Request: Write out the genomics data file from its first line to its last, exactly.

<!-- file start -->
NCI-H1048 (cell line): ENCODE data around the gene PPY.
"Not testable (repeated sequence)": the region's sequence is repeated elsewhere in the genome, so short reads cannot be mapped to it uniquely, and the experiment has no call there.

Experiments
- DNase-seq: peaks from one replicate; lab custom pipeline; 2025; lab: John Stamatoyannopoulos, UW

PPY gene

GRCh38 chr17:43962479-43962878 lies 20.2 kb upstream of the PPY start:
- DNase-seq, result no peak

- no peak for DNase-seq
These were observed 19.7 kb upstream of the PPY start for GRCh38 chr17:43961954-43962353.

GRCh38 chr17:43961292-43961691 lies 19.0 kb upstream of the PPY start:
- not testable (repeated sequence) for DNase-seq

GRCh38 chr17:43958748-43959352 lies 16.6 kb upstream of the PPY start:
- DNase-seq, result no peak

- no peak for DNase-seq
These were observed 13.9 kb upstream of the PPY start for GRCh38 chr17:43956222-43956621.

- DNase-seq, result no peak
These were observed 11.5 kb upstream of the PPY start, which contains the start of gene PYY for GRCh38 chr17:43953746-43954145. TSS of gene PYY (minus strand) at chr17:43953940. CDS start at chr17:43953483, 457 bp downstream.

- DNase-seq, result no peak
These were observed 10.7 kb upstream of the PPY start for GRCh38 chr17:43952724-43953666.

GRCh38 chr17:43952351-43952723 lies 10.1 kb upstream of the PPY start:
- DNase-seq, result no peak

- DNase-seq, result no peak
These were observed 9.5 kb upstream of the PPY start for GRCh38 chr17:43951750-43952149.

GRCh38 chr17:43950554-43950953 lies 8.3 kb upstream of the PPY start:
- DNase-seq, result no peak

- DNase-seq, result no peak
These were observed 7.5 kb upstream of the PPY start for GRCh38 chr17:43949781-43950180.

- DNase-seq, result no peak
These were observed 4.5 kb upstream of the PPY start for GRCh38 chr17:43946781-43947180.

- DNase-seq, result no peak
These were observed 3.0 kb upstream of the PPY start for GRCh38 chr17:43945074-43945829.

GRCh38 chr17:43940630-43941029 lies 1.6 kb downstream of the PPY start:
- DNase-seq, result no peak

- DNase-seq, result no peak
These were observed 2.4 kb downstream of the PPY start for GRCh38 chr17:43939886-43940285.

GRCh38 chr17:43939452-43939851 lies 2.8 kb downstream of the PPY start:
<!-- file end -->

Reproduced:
NCI-H1048 (cell line): ENCODE data around the gene PPY.
"Not testable (repeated sequence)": the region's sequence is repeated elsewhere in the genome, so short reads cannot be mapped to it uniquely, and the experiment has no call there.

Experiments
- DNase-seq: peaks from one replicate; lab custom pipeline; 2025; lab: John Stamatoyannopoulos, UW

PPY gene

GRCh38 chr17:43962479-43962878 lies 20.2 kb upstream of the PPY start:
- DNase-seq, result no peak

- no peak for DNase-seq
These were observed 19.7 kb upstream of the PPY start for GRCh38 chr17:43961954-43962353.

GRCh38 chr17:43961292-43961691 lies 19.0 kb upstream of the PPY start:
- not testable (repeated sequence) for DNase-seq

GRCh38 chr17:43958748-43959352 lies 16.6 kb upstream of the PPY start:
- DNase-seq, result no peak

- no peak for DNase-seq
These were observed 13.9 kb upstream of the PPY start for GRCh38 chr17:43956222-43956621.

- DNase-seq, result no peak
These were observed 11.5 kb upstream of the PPY start, which contains the start of gene PYY for GRCh38 chr17:43953746-43954145. TSS of gene PYY (minus strand) at chr17:43953940. CDS start at chr17:43953483, 457 bp downstream.

- DNase-seq, result no peak
These were observed 10.7 kb upstream of the PPY start for GRCh38 chr17:43952724-43953666.

GRCh38 chr17:43952351-43952723 lies 10.1 kb upstream of the PPY start:
- DNase-seq, result no peak

- DNase-seq, result no peak
These were observed 9.5 kb upstream of the PPY start for GRCh38 chr17:43951750-43952149.

GRCh38 chr17:43950554-43950953 lies 8.3 kb upstream of the PPY start:
- DNase-seq, result no peak

- DNase-seq, result no peak
These were observed 7.5 kb upstream of the PPY start for GRCh38 chr17:43949781-43950180.

- DNase-seq, result no peak
These were observed 4.5 kb upstream of the PPY start for GRCh38 chr17:43946781-43947180.

- DNase-seq, result no peak
These were observed 3.0 kb upstream of the PPY start for GRCh38 chr17:43945074-43945829.

GRCh38 chr17:43940630-43941029 lies 1.6 kb downstream of the PPY start:
- DNase-seq, result no peak

- DNase-seq, result no peak
These were observed 2.4 kb downstream of the PPY start for GRCh38 chr17:43939886-43940285.

GRCh38 chr17:43939452-43939851 lies 2.8 kb downstream of the PPY start: